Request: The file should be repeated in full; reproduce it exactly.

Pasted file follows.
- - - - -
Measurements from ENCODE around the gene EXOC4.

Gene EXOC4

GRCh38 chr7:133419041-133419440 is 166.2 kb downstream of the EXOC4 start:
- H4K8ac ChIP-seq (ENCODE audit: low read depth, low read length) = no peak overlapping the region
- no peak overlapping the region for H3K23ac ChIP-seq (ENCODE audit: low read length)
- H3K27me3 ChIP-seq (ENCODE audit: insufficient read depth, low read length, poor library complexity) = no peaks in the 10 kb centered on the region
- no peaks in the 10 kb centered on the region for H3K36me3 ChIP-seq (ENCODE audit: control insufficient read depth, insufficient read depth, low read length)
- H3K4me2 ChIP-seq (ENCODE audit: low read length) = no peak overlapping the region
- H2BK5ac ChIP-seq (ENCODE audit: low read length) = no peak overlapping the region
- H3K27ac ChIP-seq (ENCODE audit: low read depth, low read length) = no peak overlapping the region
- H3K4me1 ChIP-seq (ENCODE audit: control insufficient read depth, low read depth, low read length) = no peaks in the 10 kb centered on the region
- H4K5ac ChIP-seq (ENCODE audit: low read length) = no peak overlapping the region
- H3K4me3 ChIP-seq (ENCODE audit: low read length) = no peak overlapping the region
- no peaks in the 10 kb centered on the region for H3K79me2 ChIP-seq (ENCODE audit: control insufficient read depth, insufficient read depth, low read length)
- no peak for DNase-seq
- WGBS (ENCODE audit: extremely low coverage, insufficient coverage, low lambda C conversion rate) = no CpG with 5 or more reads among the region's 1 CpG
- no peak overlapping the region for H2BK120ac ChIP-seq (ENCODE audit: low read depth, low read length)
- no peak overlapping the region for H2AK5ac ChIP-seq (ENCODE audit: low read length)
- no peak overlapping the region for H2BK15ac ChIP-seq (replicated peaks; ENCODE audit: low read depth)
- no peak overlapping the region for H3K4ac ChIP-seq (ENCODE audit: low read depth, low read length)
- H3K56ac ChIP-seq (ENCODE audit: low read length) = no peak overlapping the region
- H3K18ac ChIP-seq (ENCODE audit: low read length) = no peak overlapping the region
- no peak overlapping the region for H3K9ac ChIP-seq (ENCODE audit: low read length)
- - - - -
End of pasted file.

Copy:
Measurements from ENCODE around the gene EXOC4.

Gene EXOC4

GRCh38 chr7:133419041-133419440 is 166.2 kb downstream of the EXOC4 start:
- H4K8ac ChIP-seq (ENCODE audit: low read depth, low read length) = no peak overlapping the region
- no peak overlapping the region for H3K23ac ChIP-seq (ENCODE audit: low read length)
- H3K27me3 ChIP-seq (ENCODE audit: insufficient read depth, low read length, poor library complexity) = no peaks in the 10 kb centered on the region
- no peaks in the 10 kb centered on the region for H3K36me3 ChIP-seq (ENCODE audit: control insufficient read depth, insufficient read depth, low read length)
- H3K4me2 ChIP-seq (ENCODE audit: low read length) = no peak overlapping the region
- H2BK5ac ChIP-seq (ENCODE audit: low read length) = no peak overlapping the region
- H3K27ac ChIP-seq (ENCODE audit: low read depth, low read length) = no peak overlapping the region
- H3K4me1 ChIP-seq (ENCODE audit: control insufficient read depth, low read depth, low read length) = no peaks in the 10 kb centered on the region
- H4K5ac ChIP-seq (ENCODE audit: low read length) = no peak overlapping the region
- H3K4me3 ChIP-seq (ENCODE audit: low read length) = no peak overlapping the region
- no peaks in the 10 kb centered on the region for H3K79me2 ChIP-seq (ENCODE audit: control insufficient read depth, insufficient read depth, low read length)
- no peak for DNase-seq
- WGBS (ENCODE audit: extremely low coverage, insufficient coverage, low lambda C conversion rate) = no CpG with 5 or more reads among the region's 1 CpG
- no peak overlapping the region for H2BK120ac ChIP-seq (ENCODE audit: low read depth, low read length)
- no peak overlapping the region for H2AK5ac ChIP-seq (ENCODE audit: low read length)
- no peak overlapping the region for H2BK15ac ChIP-seq (replicated peaks; ENCODE audit: low read depth)
- no peak overlapping the region for H3K4ac ChIP-seq (ENCODE audit: low read depth, low read length)
- H3K56ac ChIP-seq (ENCODE audit: low read length) = no peak overlapping the region
- H3K18ac ChIP-seq (ENCODE audit: low read length) = no peak overlapping the region
- no peak overlapping the region for H3K9ac ChIP-seq (ENCODE audit: low read length)